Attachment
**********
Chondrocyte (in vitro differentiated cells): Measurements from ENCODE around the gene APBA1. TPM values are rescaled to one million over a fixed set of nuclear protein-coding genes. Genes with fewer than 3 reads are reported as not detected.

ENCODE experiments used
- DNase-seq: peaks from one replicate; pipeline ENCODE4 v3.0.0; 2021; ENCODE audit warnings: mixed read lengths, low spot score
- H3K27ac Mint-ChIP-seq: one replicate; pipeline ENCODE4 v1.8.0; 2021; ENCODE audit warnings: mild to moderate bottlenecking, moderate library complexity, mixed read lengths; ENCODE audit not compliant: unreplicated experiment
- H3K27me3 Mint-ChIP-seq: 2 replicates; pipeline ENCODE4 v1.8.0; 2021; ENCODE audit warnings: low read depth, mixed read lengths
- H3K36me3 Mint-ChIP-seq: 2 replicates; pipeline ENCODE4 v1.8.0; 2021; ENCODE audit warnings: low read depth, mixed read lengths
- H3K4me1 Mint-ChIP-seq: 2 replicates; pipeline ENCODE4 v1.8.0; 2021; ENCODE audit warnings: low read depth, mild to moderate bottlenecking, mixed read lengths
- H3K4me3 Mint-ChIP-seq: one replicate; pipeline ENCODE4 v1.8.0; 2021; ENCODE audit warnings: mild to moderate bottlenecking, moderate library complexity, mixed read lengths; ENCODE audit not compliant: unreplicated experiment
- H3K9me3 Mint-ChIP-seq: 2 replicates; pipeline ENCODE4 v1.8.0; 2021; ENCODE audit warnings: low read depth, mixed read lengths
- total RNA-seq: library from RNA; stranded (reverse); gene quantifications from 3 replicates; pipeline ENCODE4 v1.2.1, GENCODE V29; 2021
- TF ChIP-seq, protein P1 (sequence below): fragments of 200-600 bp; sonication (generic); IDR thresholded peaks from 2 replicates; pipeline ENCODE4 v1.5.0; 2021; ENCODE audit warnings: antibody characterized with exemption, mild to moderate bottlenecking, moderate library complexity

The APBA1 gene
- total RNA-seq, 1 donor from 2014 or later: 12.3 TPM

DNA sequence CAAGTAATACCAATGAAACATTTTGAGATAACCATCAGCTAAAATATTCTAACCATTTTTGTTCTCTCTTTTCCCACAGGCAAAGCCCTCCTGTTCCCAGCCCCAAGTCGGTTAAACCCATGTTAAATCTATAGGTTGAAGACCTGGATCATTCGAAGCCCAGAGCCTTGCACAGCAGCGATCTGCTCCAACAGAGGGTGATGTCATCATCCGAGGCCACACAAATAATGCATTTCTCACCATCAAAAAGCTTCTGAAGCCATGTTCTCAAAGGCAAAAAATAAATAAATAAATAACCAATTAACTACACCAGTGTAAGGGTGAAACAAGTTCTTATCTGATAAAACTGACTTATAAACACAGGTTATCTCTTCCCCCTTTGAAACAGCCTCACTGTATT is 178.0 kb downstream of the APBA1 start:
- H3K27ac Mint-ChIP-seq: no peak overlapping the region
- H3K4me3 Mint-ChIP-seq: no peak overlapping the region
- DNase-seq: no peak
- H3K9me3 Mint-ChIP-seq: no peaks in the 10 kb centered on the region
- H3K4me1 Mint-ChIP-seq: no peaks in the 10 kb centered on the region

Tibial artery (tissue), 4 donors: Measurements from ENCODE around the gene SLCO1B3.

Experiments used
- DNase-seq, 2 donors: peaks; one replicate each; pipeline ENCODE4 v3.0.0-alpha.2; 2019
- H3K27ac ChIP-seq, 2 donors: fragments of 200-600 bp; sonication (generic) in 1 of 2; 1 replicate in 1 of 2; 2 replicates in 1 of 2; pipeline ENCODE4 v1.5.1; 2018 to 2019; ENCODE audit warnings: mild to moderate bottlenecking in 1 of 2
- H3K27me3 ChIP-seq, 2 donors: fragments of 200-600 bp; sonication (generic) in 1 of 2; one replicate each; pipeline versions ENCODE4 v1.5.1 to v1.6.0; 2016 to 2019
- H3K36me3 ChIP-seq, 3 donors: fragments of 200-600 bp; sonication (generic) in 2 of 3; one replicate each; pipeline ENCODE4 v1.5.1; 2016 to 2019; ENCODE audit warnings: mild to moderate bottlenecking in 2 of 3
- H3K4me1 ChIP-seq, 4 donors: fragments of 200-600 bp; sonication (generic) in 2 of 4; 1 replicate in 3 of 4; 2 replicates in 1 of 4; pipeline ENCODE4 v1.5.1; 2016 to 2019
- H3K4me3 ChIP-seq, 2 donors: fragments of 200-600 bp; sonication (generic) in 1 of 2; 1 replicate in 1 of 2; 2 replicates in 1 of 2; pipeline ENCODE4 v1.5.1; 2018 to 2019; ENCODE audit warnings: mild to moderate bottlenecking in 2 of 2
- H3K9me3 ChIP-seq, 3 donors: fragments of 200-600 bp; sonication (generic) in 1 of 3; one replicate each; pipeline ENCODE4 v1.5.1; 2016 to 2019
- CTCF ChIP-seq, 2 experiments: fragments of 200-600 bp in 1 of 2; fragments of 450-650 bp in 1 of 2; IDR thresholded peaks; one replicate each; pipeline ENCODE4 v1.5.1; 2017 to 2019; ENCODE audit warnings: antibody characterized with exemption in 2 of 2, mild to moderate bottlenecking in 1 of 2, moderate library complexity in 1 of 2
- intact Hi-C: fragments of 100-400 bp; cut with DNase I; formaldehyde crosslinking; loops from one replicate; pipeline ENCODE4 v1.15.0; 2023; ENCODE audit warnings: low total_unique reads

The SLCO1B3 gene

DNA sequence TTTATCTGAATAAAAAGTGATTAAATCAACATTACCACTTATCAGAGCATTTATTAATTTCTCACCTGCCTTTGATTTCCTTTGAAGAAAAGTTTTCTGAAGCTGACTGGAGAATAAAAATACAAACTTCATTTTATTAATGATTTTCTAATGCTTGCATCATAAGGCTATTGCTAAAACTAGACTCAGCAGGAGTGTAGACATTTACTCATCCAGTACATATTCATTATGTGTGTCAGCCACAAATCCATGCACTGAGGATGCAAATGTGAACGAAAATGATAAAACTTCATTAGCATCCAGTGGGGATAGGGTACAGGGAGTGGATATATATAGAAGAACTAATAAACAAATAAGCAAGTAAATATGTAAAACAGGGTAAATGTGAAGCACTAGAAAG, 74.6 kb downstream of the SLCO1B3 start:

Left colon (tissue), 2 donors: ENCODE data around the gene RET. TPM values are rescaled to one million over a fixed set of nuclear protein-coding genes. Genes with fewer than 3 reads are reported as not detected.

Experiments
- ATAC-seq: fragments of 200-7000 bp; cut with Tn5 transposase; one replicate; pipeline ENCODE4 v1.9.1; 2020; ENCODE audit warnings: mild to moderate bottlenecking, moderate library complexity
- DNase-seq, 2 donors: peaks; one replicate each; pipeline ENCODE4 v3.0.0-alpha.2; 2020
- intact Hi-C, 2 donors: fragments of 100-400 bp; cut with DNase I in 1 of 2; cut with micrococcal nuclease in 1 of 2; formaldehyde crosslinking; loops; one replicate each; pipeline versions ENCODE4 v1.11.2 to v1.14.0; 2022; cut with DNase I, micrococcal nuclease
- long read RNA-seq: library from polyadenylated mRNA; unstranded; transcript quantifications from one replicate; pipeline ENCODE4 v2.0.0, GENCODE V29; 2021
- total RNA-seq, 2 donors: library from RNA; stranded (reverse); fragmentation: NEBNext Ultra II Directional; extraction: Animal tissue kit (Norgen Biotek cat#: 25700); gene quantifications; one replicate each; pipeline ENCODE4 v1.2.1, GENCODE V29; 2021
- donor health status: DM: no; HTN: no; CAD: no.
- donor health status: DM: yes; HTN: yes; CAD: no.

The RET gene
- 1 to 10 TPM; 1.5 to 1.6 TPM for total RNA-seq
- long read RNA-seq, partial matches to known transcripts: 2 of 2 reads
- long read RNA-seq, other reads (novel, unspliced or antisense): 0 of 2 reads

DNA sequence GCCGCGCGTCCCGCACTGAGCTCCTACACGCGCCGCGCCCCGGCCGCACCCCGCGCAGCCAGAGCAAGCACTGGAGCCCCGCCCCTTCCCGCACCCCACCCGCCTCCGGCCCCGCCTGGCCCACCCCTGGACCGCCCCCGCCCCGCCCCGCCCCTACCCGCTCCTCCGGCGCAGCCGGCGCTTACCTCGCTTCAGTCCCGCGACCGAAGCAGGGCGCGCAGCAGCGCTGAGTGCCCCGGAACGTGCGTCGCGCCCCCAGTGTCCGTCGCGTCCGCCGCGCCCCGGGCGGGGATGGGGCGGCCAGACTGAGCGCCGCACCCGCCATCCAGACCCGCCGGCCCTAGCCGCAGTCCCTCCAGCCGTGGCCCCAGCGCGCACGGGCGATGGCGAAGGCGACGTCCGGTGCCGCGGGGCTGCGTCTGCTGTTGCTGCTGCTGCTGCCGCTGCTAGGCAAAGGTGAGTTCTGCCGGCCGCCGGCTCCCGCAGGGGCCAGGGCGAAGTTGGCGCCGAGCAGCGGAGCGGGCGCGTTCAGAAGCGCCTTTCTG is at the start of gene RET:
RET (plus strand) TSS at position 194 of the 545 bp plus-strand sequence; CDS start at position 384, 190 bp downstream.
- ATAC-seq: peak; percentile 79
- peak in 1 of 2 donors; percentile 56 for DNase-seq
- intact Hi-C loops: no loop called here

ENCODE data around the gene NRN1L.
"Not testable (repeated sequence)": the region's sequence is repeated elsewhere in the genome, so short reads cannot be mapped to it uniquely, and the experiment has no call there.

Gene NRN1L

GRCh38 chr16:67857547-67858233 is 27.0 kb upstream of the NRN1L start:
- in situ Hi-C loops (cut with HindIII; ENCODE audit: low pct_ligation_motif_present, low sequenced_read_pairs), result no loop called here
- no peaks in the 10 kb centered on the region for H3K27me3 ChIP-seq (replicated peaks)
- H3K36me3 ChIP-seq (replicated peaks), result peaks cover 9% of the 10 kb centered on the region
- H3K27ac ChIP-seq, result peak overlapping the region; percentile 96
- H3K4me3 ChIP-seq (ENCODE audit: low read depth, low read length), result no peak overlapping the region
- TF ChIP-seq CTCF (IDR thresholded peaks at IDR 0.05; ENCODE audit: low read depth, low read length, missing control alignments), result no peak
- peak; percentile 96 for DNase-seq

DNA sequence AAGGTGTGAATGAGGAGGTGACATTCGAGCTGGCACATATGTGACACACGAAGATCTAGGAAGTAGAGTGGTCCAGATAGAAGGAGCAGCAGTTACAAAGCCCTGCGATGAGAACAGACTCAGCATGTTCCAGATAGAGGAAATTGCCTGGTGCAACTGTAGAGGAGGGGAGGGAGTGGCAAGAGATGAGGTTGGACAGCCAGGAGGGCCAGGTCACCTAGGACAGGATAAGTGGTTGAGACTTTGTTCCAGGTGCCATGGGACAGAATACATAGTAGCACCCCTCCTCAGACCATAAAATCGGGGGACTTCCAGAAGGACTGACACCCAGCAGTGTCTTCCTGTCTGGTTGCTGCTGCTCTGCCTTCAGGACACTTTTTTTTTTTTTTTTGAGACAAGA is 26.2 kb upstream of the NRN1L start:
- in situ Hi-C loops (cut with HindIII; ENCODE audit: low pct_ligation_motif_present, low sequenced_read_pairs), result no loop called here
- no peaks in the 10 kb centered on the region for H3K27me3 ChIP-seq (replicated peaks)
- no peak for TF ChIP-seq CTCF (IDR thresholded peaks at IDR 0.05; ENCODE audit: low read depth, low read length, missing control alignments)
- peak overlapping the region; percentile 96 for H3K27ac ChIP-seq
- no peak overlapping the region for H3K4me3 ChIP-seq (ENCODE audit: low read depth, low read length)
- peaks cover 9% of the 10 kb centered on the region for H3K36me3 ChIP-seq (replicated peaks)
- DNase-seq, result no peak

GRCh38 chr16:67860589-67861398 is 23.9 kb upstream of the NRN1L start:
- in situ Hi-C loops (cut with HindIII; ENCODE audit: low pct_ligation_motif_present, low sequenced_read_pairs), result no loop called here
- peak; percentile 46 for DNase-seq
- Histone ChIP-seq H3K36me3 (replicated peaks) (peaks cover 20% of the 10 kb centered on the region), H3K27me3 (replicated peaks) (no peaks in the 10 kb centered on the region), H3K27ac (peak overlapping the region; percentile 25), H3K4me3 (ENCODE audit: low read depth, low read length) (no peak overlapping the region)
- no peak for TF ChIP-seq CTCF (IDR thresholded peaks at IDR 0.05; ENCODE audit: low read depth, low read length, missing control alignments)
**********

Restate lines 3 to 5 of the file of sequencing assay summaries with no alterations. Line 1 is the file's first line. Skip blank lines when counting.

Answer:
- DNase-seq: peaks from one replicate; pipeline ENCODE4 v3.0.0; 2021; ENCODE audit warnings: mixed read lengths, low spot score
- H3K27ac Mint-ChIP-seq: one replicate; pipeline ENCODE4 v1.8.0; 2021; ENCODE audit warnings: mild to moderate bottlenecking, moderate library complexity, mixed read lengths; ENCODE audit not compliant: unreplicated experiment
- H3K27me3 Mint-ChIP-seq: 2 replicates; pipeline ENCODE4 v1.8.0; 2021; ENCODE audit warnings: low read depth, mixed read lengths